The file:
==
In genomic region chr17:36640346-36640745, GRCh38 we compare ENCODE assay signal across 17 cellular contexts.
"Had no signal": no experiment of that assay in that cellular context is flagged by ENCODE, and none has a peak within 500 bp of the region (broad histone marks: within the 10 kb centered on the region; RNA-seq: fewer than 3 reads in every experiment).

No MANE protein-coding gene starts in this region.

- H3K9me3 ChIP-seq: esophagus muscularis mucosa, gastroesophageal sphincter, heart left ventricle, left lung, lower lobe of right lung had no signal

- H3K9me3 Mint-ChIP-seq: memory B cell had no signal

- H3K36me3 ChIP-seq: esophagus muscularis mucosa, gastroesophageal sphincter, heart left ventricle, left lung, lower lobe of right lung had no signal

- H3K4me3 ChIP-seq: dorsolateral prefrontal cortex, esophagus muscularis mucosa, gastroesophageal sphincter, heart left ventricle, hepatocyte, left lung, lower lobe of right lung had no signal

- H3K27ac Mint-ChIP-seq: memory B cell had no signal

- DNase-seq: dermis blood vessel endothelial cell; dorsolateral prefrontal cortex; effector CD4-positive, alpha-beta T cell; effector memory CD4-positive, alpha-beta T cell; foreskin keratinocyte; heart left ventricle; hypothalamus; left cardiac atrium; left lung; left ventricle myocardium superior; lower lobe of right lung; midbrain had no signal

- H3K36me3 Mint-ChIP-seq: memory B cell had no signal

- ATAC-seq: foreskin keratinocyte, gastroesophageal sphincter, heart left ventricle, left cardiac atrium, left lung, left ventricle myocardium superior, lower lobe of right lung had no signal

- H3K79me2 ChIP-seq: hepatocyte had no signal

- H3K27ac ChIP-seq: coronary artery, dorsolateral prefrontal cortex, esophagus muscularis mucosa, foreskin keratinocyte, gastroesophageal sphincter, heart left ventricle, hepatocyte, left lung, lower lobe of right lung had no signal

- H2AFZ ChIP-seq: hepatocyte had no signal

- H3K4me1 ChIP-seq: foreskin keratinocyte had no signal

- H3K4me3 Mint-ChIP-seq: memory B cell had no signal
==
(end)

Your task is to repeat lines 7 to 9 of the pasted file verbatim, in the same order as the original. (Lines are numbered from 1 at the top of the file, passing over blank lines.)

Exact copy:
- H3K4me3 ChIP-seq: dorsolateral prefrontal cortex, esophagus muscularis mucosa, gastroesophageal sphincter, heart left ventricle, hepatocyte, left lung, lower lobe of right lung had no signal

- H3K27ac Mint-ChIP-seq: memory B cell had no signal

- DNase-seq: dermis blood vessel endothelial cell; dorsolateral prefrontal cortex; effector CD4-positive, alpha-beta T cell; effector memory CD4-positive, alpha-beta T cell; foreskin keratinocyte; heart left ventricle; hypothalamus; left cardiac atrium; left lung; left ventricle myocardium superior; lower lobe of right lung; midbrain had no signal